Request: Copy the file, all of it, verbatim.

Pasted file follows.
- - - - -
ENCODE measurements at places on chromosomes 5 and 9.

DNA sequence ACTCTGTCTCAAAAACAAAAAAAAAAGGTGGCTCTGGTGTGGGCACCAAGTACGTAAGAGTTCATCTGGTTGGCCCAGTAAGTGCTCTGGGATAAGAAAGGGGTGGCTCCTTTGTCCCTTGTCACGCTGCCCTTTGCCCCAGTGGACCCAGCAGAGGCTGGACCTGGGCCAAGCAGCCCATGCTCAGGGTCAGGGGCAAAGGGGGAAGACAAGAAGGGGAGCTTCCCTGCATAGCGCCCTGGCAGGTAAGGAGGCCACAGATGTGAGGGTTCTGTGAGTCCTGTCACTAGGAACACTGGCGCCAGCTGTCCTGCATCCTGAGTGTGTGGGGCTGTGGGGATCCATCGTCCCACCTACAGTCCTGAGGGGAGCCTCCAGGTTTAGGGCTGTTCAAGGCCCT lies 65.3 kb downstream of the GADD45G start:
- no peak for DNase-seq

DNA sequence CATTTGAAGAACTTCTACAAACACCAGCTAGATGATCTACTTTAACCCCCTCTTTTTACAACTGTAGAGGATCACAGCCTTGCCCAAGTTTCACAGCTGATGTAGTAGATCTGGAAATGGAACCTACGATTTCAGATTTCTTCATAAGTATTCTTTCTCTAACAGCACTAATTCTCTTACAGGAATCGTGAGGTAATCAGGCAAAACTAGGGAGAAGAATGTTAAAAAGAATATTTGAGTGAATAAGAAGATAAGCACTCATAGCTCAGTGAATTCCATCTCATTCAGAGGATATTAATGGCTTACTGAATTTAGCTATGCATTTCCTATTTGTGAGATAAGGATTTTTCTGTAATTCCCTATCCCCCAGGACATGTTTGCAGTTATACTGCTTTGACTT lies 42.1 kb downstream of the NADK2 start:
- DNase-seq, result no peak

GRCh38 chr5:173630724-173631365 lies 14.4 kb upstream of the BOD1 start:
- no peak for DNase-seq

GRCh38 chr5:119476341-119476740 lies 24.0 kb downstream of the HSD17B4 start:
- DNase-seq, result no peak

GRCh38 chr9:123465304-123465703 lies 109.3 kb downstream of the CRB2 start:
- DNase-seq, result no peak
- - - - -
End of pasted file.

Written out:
ENCODE measurements at places on chromosomes 5 and 9.

DNA sequence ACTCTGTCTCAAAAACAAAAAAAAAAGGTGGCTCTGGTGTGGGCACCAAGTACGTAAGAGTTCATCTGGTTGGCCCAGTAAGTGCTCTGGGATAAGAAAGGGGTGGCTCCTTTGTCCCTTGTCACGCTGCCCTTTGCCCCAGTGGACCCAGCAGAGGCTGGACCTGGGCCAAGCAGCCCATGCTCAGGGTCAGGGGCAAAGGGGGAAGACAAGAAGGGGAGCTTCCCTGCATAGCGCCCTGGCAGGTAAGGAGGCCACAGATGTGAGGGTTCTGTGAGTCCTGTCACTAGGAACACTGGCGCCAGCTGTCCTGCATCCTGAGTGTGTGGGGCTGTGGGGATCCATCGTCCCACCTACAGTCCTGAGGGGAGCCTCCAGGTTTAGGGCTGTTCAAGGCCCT lies 65.3 kb downstream of the GADD45G start:
- no peak for DNase-seq

DNA sequence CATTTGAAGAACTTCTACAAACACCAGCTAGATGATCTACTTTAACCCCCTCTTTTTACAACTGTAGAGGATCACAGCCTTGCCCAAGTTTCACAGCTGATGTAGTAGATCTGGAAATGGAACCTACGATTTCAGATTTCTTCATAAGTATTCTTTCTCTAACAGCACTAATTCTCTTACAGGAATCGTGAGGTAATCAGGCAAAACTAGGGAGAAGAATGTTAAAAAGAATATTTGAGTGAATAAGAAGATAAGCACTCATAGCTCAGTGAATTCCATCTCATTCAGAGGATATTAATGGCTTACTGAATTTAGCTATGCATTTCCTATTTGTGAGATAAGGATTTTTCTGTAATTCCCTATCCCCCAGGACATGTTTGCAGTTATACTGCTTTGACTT lies 42.1 kb downstream of the NADK2 start:
- DNase-seq, result no peak

GRCh38 chr5:173630724-173631365 lies 14.4 kb upstream of the BOD1 start:
- no peak for DNase-seq

GRCh38 chr5:119476341-119476740 lies 24.0 kb downstream of the HSD17B4 start:
- DNase-seq, result no peak

GRCh38 chr9:123465304-123465703 lies 109.3 kb downstream of the CRB2 start:
- DNase-seq, result no peak